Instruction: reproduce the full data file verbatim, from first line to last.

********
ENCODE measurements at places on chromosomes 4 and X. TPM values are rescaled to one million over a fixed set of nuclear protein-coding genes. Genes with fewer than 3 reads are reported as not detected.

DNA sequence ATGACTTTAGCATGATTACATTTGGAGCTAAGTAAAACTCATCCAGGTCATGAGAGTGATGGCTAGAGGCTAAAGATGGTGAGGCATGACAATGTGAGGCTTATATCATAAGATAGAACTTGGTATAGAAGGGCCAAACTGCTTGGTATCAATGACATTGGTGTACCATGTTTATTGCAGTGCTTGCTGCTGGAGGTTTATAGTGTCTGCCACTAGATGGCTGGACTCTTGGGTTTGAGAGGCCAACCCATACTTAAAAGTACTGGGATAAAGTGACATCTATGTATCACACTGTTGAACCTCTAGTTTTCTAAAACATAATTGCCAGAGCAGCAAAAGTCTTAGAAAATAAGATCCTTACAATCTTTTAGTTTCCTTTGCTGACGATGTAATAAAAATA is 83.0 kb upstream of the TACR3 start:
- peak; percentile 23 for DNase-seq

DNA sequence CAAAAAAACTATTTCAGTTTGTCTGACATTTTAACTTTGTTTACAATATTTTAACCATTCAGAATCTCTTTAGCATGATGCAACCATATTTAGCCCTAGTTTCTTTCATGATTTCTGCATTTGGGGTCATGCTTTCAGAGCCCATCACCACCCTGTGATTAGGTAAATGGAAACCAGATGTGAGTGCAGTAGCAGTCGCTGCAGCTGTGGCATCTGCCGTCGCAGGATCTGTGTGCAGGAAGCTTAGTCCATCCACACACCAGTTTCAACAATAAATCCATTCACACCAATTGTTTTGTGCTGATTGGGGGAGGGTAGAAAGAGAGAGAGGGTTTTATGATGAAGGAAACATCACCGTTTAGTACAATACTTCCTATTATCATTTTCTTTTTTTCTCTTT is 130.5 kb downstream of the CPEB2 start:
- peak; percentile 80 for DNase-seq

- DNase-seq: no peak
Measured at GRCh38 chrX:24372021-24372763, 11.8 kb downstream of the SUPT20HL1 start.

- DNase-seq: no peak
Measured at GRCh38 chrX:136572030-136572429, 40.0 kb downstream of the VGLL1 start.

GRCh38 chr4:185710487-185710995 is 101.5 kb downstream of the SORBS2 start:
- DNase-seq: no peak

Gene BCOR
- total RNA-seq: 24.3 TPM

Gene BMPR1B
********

ENCODE measurements at places on chromosomes 4 and X. TPM values are rescaled to one million over a fixed set of nuclear protein-coding genes. Genes with fewer than 3 reads are reported as not detected.

DNA sequence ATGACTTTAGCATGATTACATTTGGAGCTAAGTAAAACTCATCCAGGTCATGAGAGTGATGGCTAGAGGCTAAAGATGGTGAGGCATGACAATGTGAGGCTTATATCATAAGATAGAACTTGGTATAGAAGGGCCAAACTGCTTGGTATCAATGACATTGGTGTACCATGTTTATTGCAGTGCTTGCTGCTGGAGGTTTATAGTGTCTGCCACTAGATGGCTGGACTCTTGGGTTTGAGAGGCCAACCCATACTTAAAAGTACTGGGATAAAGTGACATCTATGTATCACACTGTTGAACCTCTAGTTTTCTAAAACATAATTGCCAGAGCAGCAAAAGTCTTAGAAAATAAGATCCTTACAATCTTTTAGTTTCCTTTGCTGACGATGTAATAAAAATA is 83.0 kb upstream of the TACR3 start:
- peak; percentile 23 for DNase-seq

DNA sequence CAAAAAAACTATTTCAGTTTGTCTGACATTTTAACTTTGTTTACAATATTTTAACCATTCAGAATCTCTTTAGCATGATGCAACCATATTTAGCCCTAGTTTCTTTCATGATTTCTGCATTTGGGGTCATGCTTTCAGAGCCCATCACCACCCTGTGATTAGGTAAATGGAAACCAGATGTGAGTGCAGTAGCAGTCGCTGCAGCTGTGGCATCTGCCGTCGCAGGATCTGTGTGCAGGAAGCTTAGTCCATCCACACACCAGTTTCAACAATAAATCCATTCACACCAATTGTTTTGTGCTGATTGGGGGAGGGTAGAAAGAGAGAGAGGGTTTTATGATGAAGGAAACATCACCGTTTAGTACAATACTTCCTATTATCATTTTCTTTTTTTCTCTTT is 130.5 kb downstream of the CPEB2 start:
- peak; percentile 80 for DNase-seq

- DNase-seq: no peak
Measured at GRCh38 chrX:24372021-24372763, 11.8 kb downstream of the SUPT20HL1 start.

- DNase-seq: no peak
Measured at GRCh38 chrX:136572030-136572429, 40.0 kb downstream of the VGLL1 start.

GRCh38 chr4:185710487-185710995 is 101.5 kb downstream of the SORBS2 start:
- DNase-seq: no peak

Gene BCOR
- total RNA-seq: 24.3 TPM

Gene BMPR1B